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7 Ways Smart Home Devices Could Work Against You

Smart devices such as thermostats, baby monitors, and locks are becoming more common in American homes. But are they safe?

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Smiling pretty woman in sweater using tablet computer while sitting on a windowsill at homeDean Drobot/Shutterstock

By 2020, analysts predict we’ll be using 20.4 billion smart devices in our homes, everyday objects that can talk to each other via the Internet and store and receive data. But with the promises of increased interconnectivity and ease have come security breaches that have compromised the safety of those devices in the most private of places: where we live.

“It’s a concern because oftentimes these are devices that are meant to help keep you safe,” says Gabe Turner, an attorney with Security Baron. “And they seem to be doing the opposite.” Here’s how smart home devices can go wrong, and what you can do about it.

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The closeup baby monitor for security of the babySaklakova/shutterstock

Baby monitors

Parents in Washington state were using a baby monitor to keep tabs on their three-year-old son, HuffPost reported. Then they heard a hacker’s voice through the monitor say: “Wake up little boy. Daddy’s looking for you.” In Texas, another set of parents also heard a hacker’s voice through their baby monitor. And a family in Indiana heard the Police song, “Every Breath You Take.”

In April 2017, though, the Z-Wave Alliance, the group that makes the technology that underlies many of these devices talking to each other, released a new protocol called S2 Security. “It has very much changed the landscape of how easy it is to get into the devices themselves,” Turner says. “But there are still things people should be doing to prevent the hacking of their home security system.” Don’t worry about all of your devices–these are worth every penny.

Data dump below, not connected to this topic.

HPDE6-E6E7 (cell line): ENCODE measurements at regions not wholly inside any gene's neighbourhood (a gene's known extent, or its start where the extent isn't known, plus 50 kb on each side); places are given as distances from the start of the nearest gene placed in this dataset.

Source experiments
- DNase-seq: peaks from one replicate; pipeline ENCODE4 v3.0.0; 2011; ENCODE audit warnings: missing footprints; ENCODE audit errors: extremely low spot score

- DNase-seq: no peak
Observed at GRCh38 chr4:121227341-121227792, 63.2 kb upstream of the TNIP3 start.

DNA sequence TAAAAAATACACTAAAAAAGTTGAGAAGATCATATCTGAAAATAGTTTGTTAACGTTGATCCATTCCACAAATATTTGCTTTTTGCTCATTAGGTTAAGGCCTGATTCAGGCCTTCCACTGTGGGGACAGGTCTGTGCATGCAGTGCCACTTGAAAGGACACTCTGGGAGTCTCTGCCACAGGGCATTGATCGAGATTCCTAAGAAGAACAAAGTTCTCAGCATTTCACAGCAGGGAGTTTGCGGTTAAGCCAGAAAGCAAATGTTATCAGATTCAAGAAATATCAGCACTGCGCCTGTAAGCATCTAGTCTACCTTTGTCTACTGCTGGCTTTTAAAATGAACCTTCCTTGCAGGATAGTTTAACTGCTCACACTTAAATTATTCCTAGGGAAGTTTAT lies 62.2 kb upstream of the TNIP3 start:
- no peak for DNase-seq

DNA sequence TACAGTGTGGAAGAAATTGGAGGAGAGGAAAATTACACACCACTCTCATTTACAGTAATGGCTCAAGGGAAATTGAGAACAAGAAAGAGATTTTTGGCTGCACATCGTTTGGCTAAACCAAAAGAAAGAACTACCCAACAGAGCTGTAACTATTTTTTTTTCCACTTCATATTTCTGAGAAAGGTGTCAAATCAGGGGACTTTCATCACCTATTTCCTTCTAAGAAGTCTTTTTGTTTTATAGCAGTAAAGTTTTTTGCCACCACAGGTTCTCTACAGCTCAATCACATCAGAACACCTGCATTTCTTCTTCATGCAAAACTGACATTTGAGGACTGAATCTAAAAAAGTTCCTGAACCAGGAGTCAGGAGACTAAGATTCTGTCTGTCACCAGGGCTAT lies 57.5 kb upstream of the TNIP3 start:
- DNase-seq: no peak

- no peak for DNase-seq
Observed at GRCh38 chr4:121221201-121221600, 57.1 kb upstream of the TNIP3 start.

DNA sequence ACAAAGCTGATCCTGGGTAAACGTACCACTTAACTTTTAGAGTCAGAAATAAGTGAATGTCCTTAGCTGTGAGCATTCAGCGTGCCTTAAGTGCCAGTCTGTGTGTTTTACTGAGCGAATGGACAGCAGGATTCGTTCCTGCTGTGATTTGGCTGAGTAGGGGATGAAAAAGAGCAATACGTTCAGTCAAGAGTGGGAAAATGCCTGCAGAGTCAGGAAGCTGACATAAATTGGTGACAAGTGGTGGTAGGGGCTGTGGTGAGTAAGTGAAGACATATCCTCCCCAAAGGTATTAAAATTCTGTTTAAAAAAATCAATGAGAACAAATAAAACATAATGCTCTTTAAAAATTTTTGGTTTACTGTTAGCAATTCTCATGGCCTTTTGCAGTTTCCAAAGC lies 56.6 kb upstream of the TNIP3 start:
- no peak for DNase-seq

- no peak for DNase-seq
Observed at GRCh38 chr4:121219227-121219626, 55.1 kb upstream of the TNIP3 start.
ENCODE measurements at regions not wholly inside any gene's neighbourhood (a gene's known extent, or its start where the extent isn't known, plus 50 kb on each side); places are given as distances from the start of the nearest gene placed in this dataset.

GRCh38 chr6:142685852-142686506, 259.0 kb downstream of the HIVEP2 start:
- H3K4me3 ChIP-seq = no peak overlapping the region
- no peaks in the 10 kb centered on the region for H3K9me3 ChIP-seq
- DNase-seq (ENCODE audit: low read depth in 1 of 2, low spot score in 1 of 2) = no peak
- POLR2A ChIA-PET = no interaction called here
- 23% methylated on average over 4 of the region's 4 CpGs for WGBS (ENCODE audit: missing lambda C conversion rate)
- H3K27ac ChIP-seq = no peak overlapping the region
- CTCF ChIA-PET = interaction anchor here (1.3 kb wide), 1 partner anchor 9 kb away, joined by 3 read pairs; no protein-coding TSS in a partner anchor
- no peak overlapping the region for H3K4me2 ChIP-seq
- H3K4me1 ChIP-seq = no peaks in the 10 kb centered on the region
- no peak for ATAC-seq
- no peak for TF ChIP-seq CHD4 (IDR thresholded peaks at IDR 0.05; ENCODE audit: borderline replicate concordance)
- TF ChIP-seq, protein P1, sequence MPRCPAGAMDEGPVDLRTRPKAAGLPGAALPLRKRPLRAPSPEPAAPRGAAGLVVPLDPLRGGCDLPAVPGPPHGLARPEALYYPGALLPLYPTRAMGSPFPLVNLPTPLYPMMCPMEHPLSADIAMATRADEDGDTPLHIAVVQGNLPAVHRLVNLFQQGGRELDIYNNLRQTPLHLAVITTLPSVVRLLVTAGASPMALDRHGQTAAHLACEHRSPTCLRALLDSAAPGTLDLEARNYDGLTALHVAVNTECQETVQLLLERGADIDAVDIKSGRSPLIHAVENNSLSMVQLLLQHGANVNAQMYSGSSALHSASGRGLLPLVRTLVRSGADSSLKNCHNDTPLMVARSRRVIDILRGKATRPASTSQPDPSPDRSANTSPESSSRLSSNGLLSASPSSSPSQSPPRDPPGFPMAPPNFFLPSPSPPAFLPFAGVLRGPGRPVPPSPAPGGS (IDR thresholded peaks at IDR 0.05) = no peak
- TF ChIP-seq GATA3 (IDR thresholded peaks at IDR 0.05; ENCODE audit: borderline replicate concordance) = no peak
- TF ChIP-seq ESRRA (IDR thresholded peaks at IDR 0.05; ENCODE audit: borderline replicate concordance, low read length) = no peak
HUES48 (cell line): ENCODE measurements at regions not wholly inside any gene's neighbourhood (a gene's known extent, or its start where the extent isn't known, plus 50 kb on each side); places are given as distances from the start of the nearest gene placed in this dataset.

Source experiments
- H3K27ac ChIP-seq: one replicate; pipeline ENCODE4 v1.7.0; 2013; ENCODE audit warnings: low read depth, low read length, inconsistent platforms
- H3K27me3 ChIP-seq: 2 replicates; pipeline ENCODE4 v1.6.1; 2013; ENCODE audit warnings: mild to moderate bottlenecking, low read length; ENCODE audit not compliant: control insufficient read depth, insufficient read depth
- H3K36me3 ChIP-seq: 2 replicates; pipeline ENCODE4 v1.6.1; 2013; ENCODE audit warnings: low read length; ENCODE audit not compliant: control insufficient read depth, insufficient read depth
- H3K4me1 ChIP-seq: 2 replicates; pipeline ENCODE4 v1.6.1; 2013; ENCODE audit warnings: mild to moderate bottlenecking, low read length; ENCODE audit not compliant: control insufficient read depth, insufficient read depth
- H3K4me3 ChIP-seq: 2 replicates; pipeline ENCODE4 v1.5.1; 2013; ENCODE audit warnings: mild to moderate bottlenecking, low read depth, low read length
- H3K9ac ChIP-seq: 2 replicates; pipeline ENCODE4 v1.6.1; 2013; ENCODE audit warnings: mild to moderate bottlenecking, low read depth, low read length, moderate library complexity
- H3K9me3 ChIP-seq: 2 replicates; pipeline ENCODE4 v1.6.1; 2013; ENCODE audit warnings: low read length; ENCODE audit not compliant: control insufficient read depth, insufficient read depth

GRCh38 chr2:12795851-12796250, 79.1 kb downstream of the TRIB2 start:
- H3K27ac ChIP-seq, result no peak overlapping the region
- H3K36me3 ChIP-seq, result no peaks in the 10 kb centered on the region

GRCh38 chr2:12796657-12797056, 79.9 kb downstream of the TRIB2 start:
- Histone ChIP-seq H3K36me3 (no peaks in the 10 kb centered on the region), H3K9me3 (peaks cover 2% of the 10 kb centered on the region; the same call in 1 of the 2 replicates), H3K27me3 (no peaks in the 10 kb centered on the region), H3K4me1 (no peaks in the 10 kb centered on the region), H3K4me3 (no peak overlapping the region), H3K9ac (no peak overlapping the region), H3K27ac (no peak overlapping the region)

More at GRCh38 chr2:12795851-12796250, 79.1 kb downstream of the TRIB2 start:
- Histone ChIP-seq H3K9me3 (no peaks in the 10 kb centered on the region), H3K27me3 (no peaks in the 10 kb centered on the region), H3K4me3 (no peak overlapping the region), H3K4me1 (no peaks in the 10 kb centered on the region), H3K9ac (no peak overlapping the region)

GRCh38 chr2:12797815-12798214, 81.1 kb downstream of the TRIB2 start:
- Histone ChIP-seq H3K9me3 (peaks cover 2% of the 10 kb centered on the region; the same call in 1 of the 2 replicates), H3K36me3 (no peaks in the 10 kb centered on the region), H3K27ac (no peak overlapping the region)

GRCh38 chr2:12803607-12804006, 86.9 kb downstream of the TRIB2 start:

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hand adjusting air conditioner button at 70 degree Fahrenheit in the apartment for comfortableNavinTar/shutterstock


Arjun and Jessica Sud, an Illinois couple with a then-seven-month-old, also heard a hacker’s voice through their baby monitor and security camera, the Detroit News reported. The couple also used a Nest thermostat, which was cranked up to 90 degrees. Other users of Nest, which is owned by Google, reported similar incidents. There have also been cases of domestic abusers who have continued to use smart technology after moving out of the home, changing locks and hiking the thermostats, the New York Times reported. A good way to start protecting your systems is to change your password often and make sure you have a long, unique, and complicated password, Turner says.

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dark speaker assistant vocal home automation with wood backgroundMatteo Migliorati/Shutterstock

Digital assistants

In 2017, a six-year-old girl in Dallas was telling Amazon’s personal assistant “Alexa” how much she loved dollhouses and sugar cookies. A few days later, they materialized on her family’s doorstep, CBS News reported. To make sure it didn’t happen again, her parents activated the parental controls and instituted a four-digit passcode for purchases. Find out the smart home device Americans trust the least.